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If your dog is lost, what is the probability that he will be found and returned to you? Not sure – it depends on the circumstances.
Most of us have ID tags on our dog’s collar but it’s been my experience especially in my neighborhood that most dogs get out after having had a bath and have no collar on.
Since there is a possibility that a dog can get out without a collar, a permanent form of identification is most practical. Using a microchip implant, which is a small computer chip with an identification number programmed into it that’s unique to your pet is the best option. The procedure is simple, routine and painless and it can’t be altered or removed. If you’re concerned about side effects of the implant, speak to your veterinarian. There are several brands of microchips and most veterinarians and animal shelters have scanners that can read the code from all of the brands. Your responsibility once you microchip your pet is to register it, otherwise it’s useless. Even if you decide to microchip your dog, a collar with ID tag should still be worn.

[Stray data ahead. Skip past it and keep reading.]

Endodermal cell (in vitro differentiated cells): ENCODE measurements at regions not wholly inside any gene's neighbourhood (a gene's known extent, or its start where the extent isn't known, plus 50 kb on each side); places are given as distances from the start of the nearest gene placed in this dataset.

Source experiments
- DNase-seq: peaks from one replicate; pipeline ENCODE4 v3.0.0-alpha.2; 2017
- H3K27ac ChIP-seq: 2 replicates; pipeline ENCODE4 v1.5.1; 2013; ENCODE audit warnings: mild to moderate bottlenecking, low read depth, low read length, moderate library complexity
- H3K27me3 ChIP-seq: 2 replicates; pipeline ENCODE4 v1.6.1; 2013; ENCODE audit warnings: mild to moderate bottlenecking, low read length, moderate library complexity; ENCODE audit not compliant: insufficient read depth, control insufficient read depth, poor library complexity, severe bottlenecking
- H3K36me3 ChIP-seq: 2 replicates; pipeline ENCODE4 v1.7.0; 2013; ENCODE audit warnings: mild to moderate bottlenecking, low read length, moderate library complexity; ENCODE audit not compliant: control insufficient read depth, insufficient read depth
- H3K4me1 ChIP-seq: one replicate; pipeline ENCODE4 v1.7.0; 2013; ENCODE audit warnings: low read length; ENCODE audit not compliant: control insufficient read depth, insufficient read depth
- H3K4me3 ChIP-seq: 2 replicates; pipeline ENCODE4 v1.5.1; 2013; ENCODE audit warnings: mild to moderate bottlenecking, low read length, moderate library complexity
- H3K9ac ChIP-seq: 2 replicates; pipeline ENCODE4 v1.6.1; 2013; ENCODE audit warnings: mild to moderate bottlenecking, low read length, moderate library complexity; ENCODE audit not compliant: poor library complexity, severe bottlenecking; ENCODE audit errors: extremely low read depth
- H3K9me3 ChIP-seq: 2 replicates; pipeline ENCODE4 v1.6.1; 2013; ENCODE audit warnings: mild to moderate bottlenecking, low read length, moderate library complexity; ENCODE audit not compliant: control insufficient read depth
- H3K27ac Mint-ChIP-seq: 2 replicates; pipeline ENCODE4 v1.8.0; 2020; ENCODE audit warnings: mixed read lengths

Another option is to include a GPS device on your dog’s collar. It’s a small, lightweight, water-resistant locator that attaches comfortably to his collar with a durable and secure pouch. You can pinpoint your dog’s location on-demand via the internet or mobile phone.
When all is said and done, it’s about being a responsible pet owner – make sure your fences are secure, don’t leave your dog unattended outside, make sure your kids know to close doors, walk with your dog on leash, and take walks throughout the neighborhood so your dog is familiar with the surroundings and your neighbors are familiar with your dog. If he should get loose, either your dog will be able to find his way or your neighbor will be able to bring him home. You know your dog better than anyone and what he’s capable of doing.
Accidents happen but we want to take every precaution to ensure our pet is with us for a very long time.